The Journal of biological chemistry 2018 03 23() pii 10.1074/jbc.RA118.002417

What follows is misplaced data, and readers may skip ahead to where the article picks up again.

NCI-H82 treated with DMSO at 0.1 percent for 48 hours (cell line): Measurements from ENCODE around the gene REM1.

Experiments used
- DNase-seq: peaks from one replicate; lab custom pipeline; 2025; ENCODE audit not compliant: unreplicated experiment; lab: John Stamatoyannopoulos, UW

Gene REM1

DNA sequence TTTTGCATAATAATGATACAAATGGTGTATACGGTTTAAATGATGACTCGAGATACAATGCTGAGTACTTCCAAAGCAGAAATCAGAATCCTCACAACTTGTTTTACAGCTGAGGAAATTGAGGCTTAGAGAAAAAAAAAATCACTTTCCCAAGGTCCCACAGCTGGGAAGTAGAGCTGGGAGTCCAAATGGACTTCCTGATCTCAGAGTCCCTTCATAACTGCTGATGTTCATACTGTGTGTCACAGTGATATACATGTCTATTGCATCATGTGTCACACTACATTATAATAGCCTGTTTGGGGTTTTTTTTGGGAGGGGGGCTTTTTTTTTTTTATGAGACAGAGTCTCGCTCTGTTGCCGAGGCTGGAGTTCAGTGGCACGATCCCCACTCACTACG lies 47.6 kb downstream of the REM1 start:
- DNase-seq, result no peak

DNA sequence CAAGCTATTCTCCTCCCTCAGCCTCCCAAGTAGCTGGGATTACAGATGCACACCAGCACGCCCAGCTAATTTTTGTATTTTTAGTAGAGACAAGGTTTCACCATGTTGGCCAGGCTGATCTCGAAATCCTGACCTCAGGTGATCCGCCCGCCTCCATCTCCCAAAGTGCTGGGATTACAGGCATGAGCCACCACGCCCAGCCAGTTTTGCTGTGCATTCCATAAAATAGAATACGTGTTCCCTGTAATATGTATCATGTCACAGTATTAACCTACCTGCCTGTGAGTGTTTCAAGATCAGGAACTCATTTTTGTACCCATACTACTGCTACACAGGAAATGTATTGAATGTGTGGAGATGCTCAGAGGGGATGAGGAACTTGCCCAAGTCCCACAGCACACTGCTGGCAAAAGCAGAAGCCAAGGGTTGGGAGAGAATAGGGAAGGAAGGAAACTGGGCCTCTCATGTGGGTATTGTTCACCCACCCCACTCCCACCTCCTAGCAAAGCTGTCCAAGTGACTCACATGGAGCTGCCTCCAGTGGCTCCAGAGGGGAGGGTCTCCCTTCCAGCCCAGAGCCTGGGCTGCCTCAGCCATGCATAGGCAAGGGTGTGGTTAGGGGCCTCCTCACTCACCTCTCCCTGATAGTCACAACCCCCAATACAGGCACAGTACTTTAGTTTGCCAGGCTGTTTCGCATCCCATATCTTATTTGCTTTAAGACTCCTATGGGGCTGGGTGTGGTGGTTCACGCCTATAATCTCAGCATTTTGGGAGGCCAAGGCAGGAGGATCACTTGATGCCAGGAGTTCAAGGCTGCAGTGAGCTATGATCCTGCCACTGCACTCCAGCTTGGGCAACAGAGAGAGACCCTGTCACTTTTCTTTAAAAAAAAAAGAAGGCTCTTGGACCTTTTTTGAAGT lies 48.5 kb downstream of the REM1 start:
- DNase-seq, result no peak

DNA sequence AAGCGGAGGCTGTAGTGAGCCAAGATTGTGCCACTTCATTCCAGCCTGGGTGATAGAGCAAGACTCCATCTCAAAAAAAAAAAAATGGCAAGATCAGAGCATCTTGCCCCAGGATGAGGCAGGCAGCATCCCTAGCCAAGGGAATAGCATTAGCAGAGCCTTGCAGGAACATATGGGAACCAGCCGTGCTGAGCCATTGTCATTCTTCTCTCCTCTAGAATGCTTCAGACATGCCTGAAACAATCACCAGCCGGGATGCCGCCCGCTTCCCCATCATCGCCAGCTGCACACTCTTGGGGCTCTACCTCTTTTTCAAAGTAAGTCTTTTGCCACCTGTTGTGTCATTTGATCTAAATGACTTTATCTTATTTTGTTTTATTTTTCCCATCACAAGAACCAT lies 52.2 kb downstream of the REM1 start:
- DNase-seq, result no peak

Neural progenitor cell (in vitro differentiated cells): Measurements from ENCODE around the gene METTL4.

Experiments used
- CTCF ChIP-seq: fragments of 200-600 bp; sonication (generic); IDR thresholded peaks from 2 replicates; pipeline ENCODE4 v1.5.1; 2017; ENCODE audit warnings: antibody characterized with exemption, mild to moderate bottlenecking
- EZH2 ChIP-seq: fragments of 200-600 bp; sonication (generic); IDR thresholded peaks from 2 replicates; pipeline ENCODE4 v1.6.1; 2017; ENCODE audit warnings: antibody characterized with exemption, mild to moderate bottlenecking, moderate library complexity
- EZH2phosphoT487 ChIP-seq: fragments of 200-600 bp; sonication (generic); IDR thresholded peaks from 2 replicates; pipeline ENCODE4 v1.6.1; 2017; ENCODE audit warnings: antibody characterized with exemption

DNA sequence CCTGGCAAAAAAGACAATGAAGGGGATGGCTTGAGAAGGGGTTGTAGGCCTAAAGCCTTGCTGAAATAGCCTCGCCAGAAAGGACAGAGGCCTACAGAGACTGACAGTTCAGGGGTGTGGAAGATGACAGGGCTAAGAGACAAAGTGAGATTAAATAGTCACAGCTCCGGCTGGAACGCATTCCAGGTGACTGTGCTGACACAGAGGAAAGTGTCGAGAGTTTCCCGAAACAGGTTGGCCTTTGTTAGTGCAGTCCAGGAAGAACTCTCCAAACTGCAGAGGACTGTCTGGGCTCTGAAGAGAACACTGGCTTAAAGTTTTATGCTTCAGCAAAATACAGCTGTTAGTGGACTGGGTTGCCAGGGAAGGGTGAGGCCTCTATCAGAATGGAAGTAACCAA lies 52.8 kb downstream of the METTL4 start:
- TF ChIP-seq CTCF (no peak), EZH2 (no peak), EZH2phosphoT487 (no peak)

Granulocyte colony-stimulating factor (G-CSF or CSF3) and its receptor CSF3R regulate granulopoiesis, neutrophil function, and hematopoietic stem cell mobilization. Recent studies have uncovered an oncogenic role of mutations in the CSF3R gene in many hematologic malignancies. To find additional CSF3R mutations that give rise to cell transformation, we performed a cellular transformation assay in which murine interleukin 3 (IL-3)-dependent Ba/F3 cells were transduced with wildtype CSF3R plasmid and screened for spontaneous growth in the absence of IL-3. Any outgrowth clones were sequenced to identify CSF3R mutations with transformation capacity. We identified several novel mutations and determined that they transform cells via four distinct mechanisms: (1) cysteine- and disulfide bond-mediated dimerization (S581C); (2) polar, non-charged amino acid substitution at the transmembrane helix dimer interface at residue Thr-640; (3) increased internalization by a Glu-524 substitution that mimics a low G-CSF dose; and (4) hydrophobic amino acid substitutions in the membrane-proximal residues Thr-612, Thr-615, and Thr-618. Furthermore, the change in signaling activation was related to an altered CSF3R localization. We also found that CSF3R-induced STAT3 and ERK activations require CSF3R internalization, whereas STAT5 activation occurred at the cell surface. Cumulatively, we have expanded the regions of the CSF3R extracellular and transmembrane domains in which missense mutations exhibit leukemogenic capacity and have further elucidated the mechanistic underpinnings that underlie altered CSF3R expression, dimerization, and signaling activation.